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New System for Reporting of Exam Results

July 22, 2016 Media Contact: Christine Shiffer, 215-568-4000 ext. 137

ABS moving to new system of scaled scores for reporting of exam results

Beginning with the 2016 General Surgery Qualifying Examination, the American Board of Surgery (ABS) is moving to a clearer, more consistent system for the reporting of results of all written summative examinations (i.e., written qualifying, certifying and MOC examinations). Results will now be reported to examinees as scaled scores, rather than raw scores.* Raw exam scores will be converted to a scale of 100 to 900, with a consistent passing scaled score of 400 for all exams.

Because examinations can vary slightly in difficulty across administrations, the ABS uses the psychometric process of equating to ensure the passing standard remains consistent. Although the passing standard itself does not change from year to year, reporting exam results as raw percent correct scores, as previously done, can make results difficult to interpret due to minor variations in question difficulty from one exam to the next. The new fixed scaled score, by comparison, better reflects the consistent standard that must be achieved on an exam and will allow examinees to directly compare how they performed across exams.

Scaled scores can be interpreted as standard deviation units from the passing score. For example, an examinee with a score of 500 scored one standard deviation above the passing score, giving further insight into an individual's exam performance.

The move to scaled scores for the reporting of exam results in no way impacts how the ABS equates across exams or determines and applies its passing standards. For each exam, individuals have the same chance of passing regardless of examination year, changes in exam difficulty, or the ability of the overall examinee group. Theoretically, all examinees can pass (or fail) each year; there is no pre-designated failure rate for any ABS exam. The new scaled scores are intended to provide greater clarity to the ABS examination process, and more useful information to examinees as they seek to achieve or maintain their certification.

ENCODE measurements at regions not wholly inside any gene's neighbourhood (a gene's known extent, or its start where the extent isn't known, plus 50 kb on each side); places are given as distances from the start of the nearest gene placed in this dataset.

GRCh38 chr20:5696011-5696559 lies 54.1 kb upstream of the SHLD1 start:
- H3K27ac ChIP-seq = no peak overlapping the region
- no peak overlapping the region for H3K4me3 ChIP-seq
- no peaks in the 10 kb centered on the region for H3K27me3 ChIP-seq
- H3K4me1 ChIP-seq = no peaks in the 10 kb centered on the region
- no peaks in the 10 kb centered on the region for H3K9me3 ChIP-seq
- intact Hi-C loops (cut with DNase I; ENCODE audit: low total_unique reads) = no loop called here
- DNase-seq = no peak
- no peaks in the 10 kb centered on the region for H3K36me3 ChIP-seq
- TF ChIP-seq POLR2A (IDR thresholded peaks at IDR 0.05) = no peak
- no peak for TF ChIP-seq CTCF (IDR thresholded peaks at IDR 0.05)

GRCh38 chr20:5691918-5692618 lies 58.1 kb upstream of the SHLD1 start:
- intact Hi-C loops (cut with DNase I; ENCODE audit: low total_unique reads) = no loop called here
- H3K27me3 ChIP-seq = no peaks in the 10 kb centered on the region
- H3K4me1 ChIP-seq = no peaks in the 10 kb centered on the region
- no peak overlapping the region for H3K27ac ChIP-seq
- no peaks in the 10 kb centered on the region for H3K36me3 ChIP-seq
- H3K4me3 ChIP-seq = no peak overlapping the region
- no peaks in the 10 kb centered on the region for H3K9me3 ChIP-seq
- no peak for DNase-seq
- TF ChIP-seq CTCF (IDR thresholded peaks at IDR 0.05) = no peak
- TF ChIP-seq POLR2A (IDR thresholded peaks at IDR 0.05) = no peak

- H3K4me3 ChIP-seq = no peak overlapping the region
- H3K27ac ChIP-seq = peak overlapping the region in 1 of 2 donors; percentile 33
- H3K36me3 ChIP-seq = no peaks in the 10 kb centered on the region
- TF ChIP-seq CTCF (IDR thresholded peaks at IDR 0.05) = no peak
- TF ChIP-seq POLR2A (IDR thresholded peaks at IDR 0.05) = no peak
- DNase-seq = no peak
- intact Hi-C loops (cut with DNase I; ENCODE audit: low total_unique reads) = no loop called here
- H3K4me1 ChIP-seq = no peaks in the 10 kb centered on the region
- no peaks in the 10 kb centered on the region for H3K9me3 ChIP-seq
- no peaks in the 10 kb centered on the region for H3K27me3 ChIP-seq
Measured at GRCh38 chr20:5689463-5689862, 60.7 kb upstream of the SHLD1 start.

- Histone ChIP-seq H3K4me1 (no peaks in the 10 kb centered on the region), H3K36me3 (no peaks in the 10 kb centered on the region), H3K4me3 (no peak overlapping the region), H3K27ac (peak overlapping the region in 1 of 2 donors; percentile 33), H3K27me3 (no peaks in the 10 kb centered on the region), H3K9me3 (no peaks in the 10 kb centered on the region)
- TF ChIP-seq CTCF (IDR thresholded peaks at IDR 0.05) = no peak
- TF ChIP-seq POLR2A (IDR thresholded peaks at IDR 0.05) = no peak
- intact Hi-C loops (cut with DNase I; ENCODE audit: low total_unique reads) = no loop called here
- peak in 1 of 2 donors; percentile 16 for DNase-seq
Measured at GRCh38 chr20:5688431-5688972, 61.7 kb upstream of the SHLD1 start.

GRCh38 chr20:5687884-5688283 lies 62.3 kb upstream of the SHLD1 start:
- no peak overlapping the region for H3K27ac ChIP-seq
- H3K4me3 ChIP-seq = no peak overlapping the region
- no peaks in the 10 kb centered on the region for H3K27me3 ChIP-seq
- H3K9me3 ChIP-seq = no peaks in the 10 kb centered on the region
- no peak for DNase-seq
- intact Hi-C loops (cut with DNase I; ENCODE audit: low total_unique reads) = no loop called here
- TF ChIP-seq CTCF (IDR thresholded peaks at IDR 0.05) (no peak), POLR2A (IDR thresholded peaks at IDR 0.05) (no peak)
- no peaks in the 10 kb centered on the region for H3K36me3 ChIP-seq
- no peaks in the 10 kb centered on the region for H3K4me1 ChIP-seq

• *One exception has been the the General Surgery Qualifying Examination (QE), which previously used a scaled score with a passing score of 75. QE scores will now also be reported on the 100 to 900 scale, with a passing score of 400.
About the ABS
  • The American Board of Surgery is an independent, nonprofit organization founded in 1937 for the purpose of certifying individuals who have met a defined standard of education, training and knowledge in the field of surgery. Surgeons certified by the ABS have completed at least five years of surgical training following medical school and successfully completed a written and oral examination process administered by the ABS. They must then maintain their board certification through ongoing learning and practice improvement activities.
  • The ABS offers board certification in general surgery, vascular surgery, pediatric surgery, surgical critical care, complex general surgical oncology, surgery of the hand, and hospice and palliative medicine. It is one of the 24 member boards of the American Board of Medical Specialties.
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